• Farhi says:

      Ha-ha, as my mother says – if babies weren’t so cute nobody would’ve had them. She loves little babies. Mother Nature works in mysterious ways.

  17. Patty says:

    Whenever I hear someone say they had no purpose before they had children, I just roll my eyes. How shallow and ridiculous do you have to be to not have a purpose or to not be doing anything with your life before having children. What a pity.

    • Alicia says:

      You clearly don’t have any children.

      • Ange says:

        Plenty of people on here who disagree do though.

      • Lea says:

        …or maybe Patty has already found her sense of purpose in life and knows that children may enhance her happiness, but don’t have to be the main source of it. People should find fulfillment and happiness in themselves, and if and when they choose to have kids, find a greater sense of happiness. Not everyone feels their only purpose in life is to be a parent. People can say they experienced a greater level of responsibility, sure, but stop acting as if your life only began when you gave life to someone else. Learn to get a life today.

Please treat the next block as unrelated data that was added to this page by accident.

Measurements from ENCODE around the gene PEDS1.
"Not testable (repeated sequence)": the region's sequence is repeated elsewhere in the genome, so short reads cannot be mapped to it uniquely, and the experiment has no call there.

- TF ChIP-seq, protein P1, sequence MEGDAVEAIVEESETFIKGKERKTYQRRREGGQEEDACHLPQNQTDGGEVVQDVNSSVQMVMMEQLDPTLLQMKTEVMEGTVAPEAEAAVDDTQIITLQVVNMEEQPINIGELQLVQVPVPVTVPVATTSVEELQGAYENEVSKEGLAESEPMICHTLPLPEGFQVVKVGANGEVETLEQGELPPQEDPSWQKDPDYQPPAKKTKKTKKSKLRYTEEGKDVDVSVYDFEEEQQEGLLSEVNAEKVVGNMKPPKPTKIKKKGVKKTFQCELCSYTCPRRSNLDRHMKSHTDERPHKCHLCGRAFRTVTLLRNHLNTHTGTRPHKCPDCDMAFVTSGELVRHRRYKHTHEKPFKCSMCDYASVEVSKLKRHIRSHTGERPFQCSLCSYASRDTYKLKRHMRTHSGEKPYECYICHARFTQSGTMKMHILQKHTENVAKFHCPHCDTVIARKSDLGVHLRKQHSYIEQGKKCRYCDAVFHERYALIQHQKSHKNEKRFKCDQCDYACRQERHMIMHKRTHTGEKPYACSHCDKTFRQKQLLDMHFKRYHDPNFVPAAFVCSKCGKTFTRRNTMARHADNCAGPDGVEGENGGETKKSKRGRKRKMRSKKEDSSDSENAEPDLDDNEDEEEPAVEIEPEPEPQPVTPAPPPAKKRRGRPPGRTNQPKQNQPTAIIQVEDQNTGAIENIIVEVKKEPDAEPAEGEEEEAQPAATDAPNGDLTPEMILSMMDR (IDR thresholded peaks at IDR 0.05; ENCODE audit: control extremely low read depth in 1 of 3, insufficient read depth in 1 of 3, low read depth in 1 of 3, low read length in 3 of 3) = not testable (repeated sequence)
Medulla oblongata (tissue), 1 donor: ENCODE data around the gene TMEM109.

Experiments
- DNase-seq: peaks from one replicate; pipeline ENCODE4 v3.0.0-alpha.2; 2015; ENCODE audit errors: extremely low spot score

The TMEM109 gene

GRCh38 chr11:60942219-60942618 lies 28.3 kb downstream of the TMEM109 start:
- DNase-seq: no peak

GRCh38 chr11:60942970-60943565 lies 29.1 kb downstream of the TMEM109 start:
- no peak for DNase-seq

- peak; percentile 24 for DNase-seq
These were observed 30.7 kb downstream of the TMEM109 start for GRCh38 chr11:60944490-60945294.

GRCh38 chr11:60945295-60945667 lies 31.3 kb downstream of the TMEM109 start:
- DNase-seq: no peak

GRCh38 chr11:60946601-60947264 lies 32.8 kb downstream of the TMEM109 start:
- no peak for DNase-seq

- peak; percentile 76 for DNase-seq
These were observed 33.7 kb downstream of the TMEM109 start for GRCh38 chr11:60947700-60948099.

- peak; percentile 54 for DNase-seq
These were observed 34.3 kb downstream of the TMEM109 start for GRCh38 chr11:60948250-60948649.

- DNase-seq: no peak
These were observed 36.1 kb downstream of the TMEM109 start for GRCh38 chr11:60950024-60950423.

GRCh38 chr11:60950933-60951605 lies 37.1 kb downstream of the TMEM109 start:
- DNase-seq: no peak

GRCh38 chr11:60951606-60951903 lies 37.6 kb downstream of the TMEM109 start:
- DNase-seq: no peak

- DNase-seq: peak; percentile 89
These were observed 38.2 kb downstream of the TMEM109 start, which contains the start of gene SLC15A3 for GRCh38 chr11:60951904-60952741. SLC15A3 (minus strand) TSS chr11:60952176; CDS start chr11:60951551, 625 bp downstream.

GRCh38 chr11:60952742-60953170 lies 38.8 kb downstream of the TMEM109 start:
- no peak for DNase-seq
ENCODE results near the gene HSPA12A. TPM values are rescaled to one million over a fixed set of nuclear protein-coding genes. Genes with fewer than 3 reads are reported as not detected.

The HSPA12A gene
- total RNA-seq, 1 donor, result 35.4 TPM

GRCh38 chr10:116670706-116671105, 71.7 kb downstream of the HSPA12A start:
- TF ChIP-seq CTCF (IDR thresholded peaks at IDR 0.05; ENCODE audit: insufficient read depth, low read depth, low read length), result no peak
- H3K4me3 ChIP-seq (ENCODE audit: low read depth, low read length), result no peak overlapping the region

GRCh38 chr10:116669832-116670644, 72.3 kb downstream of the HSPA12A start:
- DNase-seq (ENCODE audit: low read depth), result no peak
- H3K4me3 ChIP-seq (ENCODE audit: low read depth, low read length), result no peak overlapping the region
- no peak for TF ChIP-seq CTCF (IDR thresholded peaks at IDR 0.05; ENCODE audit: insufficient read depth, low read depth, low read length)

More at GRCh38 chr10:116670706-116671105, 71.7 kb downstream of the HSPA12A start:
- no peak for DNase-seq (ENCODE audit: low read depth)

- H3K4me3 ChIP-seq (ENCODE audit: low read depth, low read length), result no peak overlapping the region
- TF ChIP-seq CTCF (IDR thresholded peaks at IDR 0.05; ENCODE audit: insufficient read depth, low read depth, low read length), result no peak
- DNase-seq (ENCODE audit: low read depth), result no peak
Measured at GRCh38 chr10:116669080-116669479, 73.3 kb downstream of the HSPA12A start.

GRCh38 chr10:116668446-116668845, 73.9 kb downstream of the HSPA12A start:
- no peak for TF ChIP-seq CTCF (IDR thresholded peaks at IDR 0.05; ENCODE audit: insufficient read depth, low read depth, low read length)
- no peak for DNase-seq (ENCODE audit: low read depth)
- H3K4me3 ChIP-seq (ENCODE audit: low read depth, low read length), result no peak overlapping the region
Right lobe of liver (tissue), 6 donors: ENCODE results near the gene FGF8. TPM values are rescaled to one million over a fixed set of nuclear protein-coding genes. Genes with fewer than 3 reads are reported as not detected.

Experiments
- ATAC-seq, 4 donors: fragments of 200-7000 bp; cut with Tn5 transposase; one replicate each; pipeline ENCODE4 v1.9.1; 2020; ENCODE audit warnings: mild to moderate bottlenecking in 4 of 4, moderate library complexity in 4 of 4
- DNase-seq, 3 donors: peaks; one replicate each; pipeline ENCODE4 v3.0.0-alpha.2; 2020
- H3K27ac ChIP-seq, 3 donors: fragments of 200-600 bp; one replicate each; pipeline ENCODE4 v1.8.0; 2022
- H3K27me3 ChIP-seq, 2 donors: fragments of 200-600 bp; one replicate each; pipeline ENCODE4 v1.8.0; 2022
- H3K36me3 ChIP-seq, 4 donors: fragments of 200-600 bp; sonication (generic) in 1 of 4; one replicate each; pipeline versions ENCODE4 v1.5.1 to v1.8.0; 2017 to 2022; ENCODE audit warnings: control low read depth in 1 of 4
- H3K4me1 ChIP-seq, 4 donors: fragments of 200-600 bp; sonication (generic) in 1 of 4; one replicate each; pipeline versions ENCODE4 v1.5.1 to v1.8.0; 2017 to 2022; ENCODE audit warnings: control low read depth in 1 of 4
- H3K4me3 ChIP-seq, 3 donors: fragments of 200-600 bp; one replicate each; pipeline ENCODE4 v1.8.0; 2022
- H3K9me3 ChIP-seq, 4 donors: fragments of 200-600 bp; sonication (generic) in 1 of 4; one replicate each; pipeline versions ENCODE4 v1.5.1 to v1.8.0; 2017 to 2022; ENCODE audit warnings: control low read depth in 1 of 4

18. Anon33 says:

    Thank god people here seem to be sharing how I felt about this…seriously? No purpose before children? I’m so tired of that narrative. It’s damaging to everyone including parents who feel that way. You shouldn’t have a child to “give your life purpose.” Imagine the responsibility placed on that child’s head, to be the sole happiness of the mother…I literally hate when people say this shit.

  19. mazzie says:

    Genuine question, if the sole purpose of your life is children, what happens when they grow up and leave the home? What do you do then?

    • Farhi says:

      Yes, that is not a healthy attitude at all. She might have a hard time letting them go and letting them become independent.